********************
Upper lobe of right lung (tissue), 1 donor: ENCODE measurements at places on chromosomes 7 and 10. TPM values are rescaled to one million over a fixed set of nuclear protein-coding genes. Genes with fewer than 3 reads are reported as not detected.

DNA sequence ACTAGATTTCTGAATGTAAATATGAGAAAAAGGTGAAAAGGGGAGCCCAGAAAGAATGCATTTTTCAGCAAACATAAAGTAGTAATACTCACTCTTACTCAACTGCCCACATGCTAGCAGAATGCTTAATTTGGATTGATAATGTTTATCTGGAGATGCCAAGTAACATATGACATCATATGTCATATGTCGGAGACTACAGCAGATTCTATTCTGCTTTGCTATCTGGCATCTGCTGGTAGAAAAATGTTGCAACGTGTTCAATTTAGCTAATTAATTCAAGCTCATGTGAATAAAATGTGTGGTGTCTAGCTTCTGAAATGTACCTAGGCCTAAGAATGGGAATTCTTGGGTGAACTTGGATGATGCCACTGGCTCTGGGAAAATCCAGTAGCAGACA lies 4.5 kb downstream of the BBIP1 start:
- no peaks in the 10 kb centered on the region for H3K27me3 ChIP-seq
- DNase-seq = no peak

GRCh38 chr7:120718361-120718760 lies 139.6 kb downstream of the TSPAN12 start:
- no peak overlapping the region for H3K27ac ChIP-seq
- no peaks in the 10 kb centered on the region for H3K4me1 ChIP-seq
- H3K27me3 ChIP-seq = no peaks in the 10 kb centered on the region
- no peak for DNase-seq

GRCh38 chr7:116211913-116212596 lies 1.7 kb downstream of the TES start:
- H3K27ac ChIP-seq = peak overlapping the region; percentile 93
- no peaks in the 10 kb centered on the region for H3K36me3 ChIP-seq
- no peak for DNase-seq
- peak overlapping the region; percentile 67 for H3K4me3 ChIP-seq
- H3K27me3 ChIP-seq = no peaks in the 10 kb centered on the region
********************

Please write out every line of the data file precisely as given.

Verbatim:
Upper lobe of right lung (tissue), 1 donor: ENCODE measurements at places on chromosomes 7 and 10. TPM values are rescaled to one million over a fixed set of nuclear protein-coding genes. Genes with fewer than 3 reads are reported as not detected.

DNA sequence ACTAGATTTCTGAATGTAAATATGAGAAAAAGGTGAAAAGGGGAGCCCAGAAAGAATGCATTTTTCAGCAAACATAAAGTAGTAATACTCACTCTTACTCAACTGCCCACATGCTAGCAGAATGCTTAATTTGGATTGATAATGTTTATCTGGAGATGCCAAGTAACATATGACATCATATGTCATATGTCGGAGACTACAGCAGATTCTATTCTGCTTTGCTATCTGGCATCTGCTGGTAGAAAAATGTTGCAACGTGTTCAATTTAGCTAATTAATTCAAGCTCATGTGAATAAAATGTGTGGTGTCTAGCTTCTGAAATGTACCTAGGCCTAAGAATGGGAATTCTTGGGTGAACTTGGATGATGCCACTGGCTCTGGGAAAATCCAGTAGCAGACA lies 4.5 kb downstream of the BBIP1 start:
- no peaks in the 10 kb centered on the region for H3K27me3 ChIP-seq
- DNase-seq = no peak

GRCh38 chr7:120718361-120718760 lies 139.6 kb downstream of the TSPAN12 start:
- no peak overlapping the region for H3K27ac ChIP-seq
- no peaks in the 10 kb centered on the region for H3K4me1 ChIP-seq
- H3K27me3 ChIP-seq = no peaks in the 10 kb centered on the region
- no peak for DNase-seq

GRCh38 chr7:116211913-116212596 lies 1.7 kb downstream of the TES start:
- H3K27ac ChIP-seq = peak overlapping the region; percentile 93
- no peaks in the 10 kb centered on the region for H3K36me3 ChIP-seq
- no peak for DNase-seq
- peak overlapping the region; percentile 67 for H3K4me3 ChIP-seq
- H3K27me3 ChIP-seq = no peaks in the 10 kb centered on the region